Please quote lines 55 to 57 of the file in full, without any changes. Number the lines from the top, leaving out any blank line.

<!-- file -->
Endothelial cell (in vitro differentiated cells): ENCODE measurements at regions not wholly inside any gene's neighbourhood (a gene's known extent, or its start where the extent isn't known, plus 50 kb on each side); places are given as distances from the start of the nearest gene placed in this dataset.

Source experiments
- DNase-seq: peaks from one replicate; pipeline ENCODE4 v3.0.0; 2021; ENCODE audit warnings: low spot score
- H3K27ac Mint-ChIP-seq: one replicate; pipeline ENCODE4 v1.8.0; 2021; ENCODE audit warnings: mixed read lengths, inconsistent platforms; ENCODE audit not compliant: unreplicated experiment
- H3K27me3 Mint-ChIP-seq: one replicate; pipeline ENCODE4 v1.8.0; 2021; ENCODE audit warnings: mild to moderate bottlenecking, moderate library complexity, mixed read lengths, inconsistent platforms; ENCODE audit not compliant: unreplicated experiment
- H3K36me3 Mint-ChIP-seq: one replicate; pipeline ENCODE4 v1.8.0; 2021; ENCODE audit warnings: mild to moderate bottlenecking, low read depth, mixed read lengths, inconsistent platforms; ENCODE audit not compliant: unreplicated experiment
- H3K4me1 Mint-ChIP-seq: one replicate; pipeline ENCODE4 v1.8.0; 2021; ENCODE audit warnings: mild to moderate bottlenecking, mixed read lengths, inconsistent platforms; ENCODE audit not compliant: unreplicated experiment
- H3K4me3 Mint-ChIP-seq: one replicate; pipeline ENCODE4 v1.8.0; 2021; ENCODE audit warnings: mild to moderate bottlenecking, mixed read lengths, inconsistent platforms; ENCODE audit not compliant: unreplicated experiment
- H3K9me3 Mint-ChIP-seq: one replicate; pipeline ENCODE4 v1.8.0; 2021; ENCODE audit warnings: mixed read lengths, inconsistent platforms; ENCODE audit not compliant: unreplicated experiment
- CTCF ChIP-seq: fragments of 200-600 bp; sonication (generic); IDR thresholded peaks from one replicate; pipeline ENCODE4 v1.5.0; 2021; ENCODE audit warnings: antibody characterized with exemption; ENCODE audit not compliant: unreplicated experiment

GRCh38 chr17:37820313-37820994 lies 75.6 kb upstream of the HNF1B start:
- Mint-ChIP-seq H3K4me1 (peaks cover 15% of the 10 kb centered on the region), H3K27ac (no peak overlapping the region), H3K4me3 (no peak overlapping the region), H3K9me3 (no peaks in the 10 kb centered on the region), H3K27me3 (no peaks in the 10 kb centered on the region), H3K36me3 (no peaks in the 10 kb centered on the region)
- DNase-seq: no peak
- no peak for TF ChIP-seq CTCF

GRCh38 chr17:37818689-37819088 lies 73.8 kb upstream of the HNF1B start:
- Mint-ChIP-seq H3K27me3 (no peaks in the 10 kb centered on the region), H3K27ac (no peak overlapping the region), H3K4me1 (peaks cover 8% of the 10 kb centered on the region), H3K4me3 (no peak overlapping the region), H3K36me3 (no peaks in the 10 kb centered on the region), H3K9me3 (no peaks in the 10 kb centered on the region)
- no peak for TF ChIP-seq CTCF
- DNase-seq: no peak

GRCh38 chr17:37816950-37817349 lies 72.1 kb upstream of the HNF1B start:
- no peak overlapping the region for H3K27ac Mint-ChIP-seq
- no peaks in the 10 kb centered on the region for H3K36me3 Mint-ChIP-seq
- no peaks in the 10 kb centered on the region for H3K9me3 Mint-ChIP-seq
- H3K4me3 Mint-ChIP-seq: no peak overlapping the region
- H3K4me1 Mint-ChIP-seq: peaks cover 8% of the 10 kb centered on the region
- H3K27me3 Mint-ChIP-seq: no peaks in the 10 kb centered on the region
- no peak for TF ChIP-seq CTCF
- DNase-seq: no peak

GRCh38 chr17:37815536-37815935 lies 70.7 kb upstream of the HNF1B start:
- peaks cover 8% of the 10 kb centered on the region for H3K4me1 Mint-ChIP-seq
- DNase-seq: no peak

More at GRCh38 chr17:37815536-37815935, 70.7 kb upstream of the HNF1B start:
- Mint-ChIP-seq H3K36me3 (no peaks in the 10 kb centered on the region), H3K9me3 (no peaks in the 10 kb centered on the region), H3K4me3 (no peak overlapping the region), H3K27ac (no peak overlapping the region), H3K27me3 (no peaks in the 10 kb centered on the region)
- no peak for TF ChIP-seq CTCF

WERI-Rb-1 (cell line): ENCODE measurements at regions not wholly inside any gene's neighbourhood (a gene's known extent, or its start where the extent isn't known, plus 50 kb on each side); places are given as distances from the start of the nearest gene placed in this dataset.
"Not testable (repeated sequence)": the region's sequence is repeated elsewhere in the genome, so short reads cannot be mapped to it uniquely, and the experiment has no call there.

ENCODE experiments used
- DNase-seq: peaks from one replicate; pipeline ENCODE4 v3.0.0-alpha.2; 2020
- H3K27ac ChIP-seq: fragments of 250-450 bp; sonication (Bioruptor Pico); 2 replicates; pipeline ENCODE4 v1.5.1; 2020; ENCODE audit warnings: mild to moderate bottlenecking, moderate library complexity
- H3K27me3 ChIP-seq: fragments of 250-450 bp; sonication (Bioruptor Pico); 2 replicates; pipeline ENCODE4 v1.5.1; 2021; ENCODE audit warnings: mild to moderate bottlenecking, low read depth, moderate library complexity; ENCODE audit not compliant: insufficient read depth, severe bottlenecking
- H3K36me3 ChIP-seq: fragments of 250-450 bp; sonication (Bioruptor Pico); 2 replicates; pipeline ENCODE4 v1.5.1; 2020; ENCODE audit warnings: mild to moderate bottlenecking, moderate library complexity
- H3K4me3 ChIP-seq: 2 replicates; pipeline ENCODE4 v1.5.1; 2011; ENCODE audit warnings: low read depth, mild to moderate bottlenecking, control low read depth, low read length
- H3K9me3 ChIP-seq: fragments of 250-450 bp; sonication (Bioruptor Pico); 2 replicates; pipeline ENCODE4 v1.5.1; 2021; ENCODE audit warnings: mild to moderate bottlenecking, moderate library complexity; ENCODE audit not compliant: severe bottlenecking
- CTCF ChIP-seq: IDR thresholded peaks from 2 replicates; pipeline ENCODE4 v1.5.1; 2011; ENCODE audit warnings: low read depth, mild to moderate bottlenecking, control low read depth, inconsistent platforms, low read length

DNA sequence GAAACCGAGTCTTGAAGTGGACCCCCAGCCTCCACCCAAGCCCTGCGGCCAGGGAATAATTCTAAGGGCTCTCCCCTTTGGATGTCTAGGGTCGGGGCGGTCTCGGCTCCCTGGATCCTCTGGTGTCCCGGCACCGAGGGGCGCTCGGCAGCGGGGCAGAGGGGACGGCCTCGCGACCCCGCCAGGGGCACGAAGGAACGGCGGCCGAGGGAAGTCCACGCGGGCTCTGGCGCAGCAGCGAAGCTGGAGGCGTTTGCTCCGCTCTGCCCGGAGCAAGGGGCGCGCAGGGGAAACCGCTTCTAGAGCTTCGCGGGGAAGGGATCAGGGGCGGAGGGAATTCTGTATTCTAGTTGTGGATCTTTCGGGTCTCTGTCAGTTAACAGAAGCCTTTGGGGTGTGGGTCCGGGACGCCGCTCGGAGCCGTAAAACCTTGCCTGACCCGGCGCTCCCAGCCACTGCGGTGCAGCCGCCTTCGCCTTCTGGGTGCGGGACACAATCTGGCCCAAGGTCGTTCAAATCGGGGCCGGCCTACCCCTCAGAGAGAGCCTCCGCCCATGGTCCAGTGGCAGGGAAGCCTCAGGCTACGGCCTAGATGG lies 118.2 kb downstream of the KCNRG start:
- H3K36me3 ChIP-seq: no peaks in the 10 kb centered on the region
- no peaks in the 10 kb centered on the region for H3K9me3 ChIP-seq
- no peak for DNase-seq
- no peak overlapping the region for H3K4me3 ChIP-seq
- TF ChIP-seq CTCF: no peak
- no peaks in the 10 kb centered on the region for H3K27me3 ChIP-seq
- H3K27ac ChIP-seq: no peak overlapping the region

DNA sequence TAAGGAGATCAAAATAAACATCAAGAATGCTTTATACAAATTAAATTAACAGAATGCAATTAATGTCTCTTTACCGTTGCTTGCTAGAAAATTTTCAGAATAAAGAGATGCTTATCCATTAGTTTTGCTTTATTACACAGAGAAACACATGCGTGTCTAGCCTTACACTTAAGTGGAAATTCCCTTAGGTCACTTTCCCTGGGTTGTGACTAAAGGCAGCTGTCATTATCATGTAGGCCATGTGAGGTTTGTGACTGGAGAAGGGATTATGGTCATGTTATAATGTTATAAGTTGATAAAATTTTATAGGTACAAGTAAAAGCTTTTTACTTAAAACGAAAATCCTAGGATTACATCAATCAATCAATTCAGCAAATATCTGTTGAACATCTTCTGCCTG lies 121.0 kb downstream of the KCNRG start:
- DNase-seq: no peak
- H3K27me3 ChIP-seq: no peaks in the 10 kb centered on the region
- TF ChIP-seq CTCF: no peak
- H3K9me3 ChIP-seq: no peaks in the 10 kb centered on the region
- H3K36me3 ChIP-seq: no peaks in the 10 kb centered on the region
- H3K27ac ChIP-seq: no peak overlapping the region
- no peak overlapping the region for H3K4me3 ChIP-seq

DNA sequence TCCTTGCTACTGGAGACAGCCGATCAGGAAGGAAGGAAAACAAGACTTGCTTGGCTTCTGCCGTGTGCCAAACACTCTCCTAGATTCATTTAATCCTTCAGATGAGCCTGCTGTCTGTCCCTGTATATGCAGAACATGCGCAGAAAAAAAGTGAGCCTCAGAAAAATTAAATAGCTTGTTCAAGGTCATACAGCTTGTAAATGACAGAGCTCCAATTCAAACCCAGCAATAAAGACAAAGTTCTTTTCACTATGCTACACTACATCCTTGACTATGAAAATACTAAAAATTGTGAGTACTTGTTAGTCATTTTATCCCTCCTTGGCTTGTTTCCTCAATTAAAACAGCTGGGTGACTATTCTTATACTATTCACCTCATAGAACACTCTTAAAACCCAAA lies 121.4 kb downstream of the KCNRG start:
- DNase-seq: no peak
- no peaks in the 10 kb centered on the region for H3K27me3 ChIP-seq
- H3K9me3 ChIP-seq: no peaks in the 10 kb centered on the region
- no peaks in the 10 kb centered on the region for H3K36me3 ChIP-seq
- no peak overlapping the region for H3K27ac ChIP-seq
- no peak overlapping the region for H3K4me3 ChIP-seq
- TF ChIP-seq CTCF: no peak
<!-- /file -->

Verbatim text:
- TF ChIP-seq CTCF: no peak
- H3K9me3 ChIP-seq: no peaks in the 10 kb centered on the region
- H3K36me3 ChIP-seq: no peaks in the 10 kb centered on the region